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Recent Research: Unicorns are routinely over-valued

May 17, 2017

In a market economy, what people are willing to pay determines something’s value. Airline tickets are a good example. For most of the major airlines, the price to purchase a seat the day of a flight seems to be some multiple of how much the airline thinks they can get away charging versus any drive to actually see the seat used.  This supply-demand principle falls apart though with valuations set for startup companies funded by equity investors, such as angels or venture capitalists.  In the risk capital business, a number of possible factors influences a startup company’s value – most tied to future markets, comparables, or dreams of big exits.  Recent research from the University of British Columbia and Stanford University suggests just how surprisingly risky – and overly optimistic – this approach is.

Will Gornall and Ilya Strebulaev of UBC and Stanford, respectively, reveal their research in a new working paper, Squaring Venture Capital Valuations with Reality. They find unicorn companies – the approximately 200 startup companies for whom venture backers estimate are worth more than $1 billion each – are typically overvalued by 51 percent above the fair value. Among the various asset classes within the unicorns’ investment structures, the research reveals common shares of the unicorn companies are overvalued by 62 percent, on average.

Nearly one-half of unicorns in the model lose their magical horns with valuations recalculated to match a number of issues. Thirteen of the 116 unicorns in the study appear to have been overvalued by more than 100 percent. The authors suggest a select number of later stage investors seem to be aware of the practice and protect themselves from the risk, however. The researchers found “53 percent of unicorns have given their most recent investors either a return guarantee in IPO (15% of the cases), the ability to block IPOs that do not return most of their investment (20%), seniority over all other investors (31%), or other important terms.”

Different equity classes for different investors in venture-based companies is quite common. The authors suggest as many as eight different classes was typical for companies within their sample, varying across “founders, employees, VC funds, mutual funds and strategic investors.”  Setting valuations for pre-profitable companies is already difficult, but the complexity of the ownership structures of VC-backed companies makes it even harder, the authors contend.  They use Square’s Oct 2014 financing round as an example of the complex structure a company may take on with later, larger investments.  Gornall and Strebulaev found a $2.2 billion fair valuation for Square after the financing round rather than the “$6 billion implied by the post-money valuation. Square’s reported post-money valuation overvalued the company by 171 percent.”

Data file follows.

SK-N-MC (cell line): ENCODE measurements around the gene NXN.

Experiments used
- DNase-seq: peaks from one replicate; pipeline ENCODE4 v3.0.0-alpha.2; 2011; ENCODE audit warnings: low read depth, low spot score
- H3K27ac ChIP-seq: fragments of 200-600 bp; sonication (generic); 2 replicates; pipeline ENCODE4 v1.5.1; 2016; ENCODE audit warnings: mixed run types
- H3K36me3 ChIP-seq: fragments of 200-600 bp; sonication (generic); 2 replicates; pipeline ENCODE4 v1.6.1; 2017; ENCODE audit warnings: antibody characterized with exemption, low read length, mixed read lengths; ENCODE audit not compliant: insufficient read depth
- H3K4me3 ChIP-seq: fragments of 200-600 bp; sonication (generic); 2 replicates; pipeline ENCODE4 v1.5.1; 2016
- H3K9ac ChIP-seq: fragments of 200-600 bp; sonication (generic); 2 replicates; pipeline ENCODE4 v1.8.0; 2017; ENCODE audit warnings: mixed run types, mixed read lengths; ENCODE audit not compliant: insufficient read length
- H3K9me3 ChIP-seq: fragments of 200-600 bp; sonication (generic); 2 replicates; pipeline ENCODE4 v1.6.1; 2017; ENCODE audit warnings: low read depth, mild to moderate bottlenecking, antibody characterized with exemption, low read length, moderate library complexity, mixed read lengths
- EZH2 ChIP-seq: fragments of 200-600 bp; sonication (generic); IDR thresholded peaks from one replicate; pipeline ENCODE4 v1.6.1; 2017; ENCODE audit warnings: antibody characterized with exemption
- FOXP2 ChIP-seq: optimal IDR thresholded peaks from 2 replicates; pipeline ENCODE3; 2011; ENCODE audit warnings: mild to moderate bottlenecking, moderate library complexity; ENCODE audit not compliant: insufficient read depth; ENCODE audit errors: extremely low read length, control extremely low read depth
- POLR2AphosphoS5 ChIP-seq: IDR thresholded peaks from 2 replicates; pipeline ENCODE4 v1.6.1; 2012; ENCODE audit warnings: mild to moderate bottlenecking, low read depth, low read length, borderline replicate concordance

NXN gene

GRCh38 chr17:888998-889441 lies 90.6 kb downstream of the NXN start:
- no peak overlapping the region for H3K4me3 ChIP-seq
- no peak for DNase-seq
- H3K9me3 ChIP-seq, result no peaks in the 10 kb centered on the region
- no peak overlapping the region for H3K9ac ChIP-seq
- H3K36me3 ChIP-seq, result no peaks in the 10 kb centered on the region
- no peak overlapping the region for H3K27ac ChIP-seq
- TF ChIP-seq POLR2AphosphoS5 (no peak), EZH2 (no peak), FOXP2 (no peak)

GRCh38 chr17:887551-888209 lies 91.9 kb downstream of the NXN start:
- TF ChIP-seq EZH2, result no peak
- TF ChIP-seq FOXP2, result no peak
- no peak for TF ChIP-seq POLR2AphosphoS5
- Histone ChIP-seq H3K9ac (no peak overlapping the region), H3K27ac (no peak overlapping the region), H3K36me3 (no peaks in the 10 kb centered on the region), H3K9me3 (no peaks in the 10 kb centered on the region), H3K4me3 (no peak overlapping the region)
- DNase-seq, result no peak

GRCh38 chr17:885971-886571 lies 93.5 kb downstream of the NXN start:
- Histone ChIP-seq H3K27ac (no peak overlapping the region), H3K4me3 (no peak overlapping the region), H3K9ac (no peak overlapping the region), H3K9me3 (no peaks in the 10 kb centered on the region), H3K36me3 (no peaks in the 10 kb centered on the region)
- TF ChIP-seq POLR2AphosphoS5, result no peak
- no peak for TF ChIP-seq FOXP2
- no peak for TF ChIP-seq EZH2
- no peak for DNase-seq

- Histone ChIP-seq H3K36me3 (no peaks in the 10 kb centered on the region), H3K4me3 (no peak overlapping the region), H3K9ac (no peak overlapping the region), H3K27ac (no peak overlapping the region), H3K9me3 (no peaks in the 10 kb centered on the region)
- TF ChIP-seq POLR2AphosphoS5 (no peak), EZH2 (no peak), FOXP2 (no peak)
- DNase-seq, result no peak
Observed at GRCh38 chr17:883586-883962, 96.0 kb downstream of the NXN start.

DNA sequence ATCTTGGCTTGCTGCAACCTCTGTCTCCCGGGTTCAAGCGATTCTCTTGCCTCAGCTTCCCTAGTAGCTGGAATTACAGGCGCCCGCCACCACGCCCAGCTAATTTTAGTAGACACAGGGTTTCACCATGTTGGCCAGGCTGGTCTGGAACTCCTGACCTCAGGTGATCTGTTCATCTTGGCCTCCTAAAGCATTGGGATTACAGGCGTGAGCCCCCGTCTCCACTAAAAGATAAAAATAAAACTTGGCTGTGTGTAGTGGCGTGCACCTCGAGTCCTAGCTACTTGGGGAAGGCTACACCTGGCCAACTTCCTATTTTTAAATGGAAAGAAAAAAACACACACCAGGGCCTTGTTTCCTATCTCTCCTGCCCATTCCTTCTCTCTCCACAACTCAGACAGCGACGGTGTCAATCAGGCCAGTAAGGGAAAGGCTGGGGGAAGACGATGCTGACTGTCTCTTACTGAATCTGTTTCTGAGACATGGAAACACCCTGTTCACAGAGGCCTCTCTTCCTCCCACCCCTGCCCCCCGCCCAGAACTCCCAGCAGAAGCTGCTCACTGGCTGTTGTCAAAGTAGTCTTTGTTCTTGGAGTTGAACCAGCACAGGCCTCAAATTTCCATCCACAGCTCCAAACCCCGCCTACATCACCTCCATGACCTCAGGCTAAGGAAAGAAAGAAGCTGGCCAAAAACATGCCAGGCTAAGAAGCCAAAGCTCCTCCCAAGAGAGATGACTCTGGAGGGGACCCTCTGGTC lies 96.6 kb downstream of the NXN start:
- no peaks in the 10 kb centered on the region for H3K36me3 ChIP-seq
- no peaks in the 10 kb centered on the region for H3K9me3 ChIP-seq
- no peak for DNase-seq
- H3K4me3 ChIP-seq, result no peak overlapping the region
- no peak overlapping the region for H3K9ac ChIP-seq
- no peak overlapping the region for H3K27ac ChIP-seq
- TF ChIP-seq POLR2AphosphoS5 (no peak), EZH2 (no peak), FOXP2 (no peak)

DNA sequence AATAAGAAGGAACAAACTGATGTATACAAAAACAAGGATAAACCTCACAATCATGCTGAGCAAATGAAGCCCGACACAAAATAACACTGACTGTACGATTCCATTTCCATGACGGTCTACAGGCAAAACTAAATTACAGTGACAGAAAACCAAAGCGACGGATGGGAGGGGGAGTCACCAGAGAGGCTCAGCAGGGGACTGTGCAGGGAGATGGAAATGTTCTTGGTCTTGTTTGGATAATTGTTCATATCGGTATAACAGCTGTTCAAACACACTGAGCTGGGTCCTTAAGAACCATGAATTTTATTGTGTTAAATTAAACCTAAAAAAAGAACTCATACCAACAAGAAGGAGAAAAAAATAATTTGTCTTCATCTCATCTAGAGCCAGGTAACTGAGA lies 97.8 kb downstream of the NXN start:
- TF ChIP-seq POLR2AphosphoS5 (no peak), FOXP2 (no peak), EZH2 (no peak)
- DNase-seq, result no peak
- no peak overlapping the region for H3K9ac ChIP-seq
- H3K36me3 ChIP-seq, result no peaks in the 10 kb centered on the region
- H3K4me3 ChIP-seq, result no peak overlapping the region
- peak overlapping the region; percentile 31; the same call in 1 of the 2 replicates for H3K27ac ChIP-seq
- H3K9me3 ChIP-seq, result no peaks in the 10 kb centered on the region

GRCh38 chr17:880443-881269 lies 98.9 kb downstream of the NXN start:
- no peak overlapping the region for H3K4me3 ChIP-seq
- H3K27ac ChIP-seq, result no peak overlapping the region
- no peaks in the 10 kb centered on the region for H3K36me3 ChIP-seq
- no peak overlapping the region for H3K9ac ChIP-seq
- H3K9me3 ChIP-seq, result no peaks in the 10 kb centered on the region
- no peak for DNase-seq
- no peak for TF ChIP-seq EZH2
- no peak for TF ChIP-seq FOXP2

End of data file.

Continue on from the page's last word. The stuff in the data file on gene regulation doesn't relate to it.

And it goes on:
The range of overvaluations found in the study started at 5 percent and went up to 205 percent; the average was 37 percent. Common shares, Gornall and Strebulaev point out, are even more overvalued because they are typically “worth less than any convertible preferred share.” The table accompanying the working paper presents the authors assessment of fair value and the degree of overvaluation for each of 64 companies in the sample.

The authors only allude to the potential downside of overvaluations from a policy perspective and potential impact for economic development goals. The founders, employees and earliest investors (such as publicly backed accelerators, seed funds, venture development organizations and incubators) are the most likely participants in a company’s financing that may be “unaware of their intricacies and do not understand the valuation implications.”

recent research, startups